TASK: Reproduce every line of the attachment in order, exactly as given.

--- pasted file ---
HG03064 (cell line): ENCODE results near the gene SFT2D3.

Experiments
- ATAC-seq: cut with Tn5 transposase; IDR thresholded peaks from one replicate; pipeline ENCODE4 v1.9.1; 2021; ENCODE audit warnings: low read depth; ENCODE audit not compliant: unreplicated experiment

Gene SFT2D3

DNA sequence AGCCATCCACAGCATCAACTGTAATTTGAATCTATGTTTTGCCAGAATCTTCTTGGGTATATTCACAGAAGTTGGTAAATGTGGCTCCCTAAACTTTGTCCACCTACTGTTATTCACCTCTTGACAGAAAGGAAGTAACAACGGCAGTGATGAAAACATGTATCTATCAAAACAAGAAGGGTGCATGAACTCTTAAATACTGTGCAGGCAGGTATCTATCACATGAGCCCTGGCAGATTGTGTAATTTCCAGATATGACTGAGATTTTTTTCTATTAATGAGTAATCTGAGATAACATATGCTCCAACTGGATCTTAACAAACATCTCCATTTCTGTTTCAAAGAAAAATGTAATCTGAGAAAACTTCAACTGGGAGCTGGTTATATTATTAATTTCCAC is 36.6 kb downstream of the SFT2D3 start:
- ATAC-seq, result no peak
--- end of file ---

HG03064 (cell line): ENCODE results near the gene SFT2D3.

Experiments
- ATAC-seq: cut with Tn5 transposase; IDR thresholded peaks from one replicate; pipeline ENCODE4 v1.9.1; 2021; ENCODE audit warnings: low read depth; ENCODE audit not compliant: unreplicated experiment

Gene SFT2D3

DNA sequence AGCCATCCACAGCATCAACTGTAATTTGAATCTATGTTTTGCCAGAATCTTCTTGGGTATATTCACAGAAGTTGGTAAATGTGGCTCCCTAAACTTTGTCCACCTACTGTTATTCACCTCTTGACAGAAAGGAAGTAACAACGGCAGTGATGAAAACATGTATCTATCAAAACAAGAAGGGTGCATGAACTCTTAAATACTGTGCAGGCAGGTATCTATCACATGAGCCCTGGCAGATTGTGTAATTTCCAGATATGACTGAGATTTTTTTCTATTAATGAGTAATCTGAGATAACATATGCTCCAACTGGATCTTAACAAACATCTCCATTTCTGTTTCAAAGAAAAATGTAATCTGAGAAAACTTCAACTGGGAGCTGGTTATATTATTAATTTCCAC is 36.6 kb downstream of the SFT2D3 start:
- ATAC-seq, result no peak